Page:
NGOs call to end forced disappearances, torture in Ismailia prison

Ali Omar
6 Min Read

Amnesty International, the Egyptian Initiative for Personal Rights (EIPR) and the Nadeem Center for the Rehabilitation of Violence and Torture are calling to end enforced disappearances, torture and arbitrary detention at a secret military prison in Ismailia.

Al-Azouly prison, located inside the headquarters of the Second Field Army Command, is a three story building that houses an estimated 200-400 detainees. According to first-hand accounts of former detainees, the three rights groups have uncovered a “clear pattern of abuse,” most notably forced disappearances and torture of detainees.

According to both a Amnesty International statement and a Nadeem Centre-EIPR joint statement, the detainees are often abducted from their homes in the middle of the night and held in secret for periods ranging from weeks up to four months. Their whereabouts are not disclosed to their families, and they have no access to lawyers or doctors.

Twenty-three to twenty-five men are locked in a six square metre cell with a lack of ventilation, light and sanitation, both statements  detailed. Prisoners are allowed to go to the bathroom once a day, for five minutes before sunrise.

“These are practices associated with the darkest hours of military and Mubarak’s rule. Egypt’s military cannot run roughshod over detainees’ rights like this,” said Hassiba Hadj-Sahraoui, deputy director of Middle East and North Africa department at Amnesty International.

There are no official records of the detainees, who are frequently accused of terrorism-related offenses. Family members search local police stations, the National Security Agency, and prisons for their relatives. Some go to the prison sector of the Ministry of Interior, submit complaints to the general prosecution and the National Council for Human Rights.

“All their efforts were unfortunately in vain,” the EIPR and Nadeem Centre statement reads, “as they were met with silence or denial of any knowledge of the fate and whereabouts of the disappeared persons.”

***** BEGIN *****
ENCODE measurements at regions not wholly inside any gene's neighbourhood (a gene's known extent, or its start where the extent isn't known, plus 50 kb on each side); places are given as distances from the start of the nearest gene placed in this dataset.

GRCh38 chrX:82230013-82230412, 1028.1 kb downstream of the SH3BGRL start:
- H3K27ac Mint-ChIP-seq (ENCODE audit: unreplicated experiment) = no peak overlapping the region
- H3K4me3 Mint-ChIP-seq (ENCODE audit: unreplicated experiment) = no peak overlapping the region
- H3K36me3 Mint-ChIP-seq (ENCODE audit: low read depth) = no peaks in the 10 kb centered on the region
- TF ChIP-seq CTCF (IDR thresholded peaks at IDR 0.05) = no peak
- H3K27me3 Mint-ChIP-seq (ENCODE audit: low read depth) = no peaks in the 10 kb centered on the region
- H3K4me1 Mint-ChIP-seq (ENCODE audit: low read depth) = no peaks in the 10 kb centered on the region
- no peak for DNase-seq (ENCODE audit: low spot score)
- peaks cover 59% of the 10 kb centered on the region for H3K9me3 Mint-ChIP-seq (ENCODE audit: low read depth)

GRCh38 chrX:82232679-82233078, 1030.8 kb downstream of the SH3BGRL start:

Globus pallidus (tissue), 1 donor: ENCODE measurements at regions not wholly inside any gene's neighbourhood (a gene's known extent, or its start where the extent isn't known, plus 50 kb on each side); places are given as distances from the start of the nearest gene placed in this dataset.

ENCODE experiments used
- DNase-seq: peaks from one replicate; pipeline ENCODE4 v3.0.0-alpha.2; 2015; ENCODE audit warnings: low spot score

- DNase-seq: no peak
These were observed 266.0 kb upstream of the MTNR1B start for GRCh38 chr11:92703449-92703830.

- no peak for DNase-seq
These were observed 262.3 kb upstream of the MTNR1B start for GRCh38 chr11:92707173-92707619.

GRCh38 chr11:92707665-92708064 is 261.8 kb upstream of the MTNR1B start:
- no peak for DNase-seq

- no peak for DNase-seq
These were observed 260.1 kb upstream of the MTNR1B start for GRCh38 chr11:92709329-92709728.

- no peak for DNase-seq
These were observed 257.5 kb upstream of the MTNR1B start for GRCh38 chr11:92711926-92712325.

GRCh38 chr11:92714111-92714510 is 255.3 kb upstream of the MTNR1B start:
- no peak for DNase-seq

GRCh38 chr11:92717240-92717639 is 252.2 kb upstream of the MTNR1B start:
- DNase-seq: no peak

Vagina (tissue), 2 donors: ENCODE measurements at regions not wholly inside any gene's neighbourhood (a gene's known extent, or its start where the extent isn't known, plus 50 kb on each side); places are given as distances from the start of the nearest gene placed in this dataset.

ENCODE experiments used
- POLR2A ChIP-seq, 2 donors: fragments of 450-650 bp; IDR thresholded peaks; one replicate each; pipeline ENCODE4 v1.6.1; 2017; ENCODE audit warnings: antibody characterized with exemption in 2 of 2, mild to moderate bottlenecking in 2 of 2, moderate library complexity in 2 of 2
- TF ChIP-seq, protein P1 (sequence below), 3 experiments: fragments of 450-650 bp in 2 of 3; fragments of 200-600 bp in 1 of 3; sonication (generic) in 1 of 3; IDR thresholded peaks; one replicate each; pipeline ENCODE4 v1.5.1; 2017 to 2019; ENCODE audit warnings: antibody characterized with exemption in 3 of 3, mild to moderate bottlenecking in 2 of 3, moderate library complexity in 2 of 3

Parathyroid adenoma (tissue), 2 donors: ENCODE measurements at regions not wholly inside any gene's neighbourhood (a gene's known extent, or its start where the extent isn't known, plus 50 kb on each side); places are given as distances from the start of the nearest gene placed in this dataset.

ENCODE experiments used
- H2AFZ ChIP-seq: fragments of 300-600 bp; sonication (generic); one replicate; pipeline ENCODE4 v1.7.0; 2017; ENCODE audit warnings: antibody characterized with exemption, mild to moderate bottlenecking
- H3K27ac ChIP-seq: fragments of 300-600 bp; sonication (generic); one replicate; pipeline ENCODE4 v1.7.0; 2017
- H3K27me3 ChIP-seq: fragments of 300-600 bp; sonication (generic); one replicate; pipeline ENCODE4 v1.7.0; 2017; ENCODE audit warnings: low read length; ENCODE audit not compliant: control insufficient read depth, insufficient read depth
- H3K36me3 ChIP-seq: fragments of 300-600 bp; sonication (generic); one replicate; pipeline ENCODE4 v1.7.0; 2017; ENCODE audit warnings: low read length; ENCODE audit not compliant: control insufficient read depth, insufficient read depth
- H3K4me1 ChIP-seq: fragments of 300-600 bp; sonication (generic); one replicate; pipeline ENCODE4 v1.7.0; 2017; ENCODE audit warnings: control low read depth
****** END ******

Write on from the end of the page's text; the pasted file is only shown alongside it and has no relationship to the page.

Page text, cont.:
Detainees are often subjected to torture, “including the use of electric shocks, burns and other ill-treatment during interrogations at the military camp.” First hand reports from former detainees arrested by plainclothes men from their homes or seemingly at random on the street corroborate the NGO’s accusations.

“I was held in Al-Azouly prison for 76 days without seeing a judge or a prosecutor, I was not even allowed to talk to my family,” one recently released detainee was quoted as saying. “The authorities there interrogated me six times. They took off my clothes and gave me electric shocks all over my body during the investigations, including on my testicles, and beat me with batons and military shoes. They handcuffed me from behind and hung me on a door for 30 minutes.”

Another former detainee echoed the same remarks, recounting how he had been blindfolded, stripped naked and tortured by men in the complex. The same detainee spoke of a man named Haj Shetewy, from the troubled north Sinai, who died of injuries sustained during torture.

According to the statements, torture is often used to extract “confessions” from detainees, who  have not been charged or referred to prosecutors or courts, and have had no access to their lawyers.

Both statements call on authorities to immediate end the “Mubarak era” practice of enforced disappearances, torture and prison conditions which alone “amount to torture or ill-treatment”.

The groups call on authorities to give detainees lawyers and doctors, and access to their families, as well as independent investigations into any alleged offenses committed by the detainees.

“Torture is absolutely prohibited under all circumstances and is a crime under international law. Prosecutors, courts and other Egyptian authorities must never use ‘confessions’ or statements extracted through torture or other ill-treatment in any proceedings. Imprisonment on such a basis constitutes arbitrary detention,” said Hadj-Sahraoui.

Furthermore, the Nadeem Centre-EIRP statement acknowledges “the persistence of deadly and violent attacks in Egypt mainly targeting security forces,” noting that it is the police and army’s responsibility to investigate and punish violent acts, but stresses “that the Egyptian government must uphold constitutional guarantees and its international obligations, against unlawful detention and torture.”

“[The Egyptian government] must also guarantee the right to fair trial for all those accused of involvement in terrorism-related offenses, which includes the right to be brought in front of independent judicial authorities, the right to adequate defense, and the possibility to challenge the legality of one’s detention,” the statement concluded.

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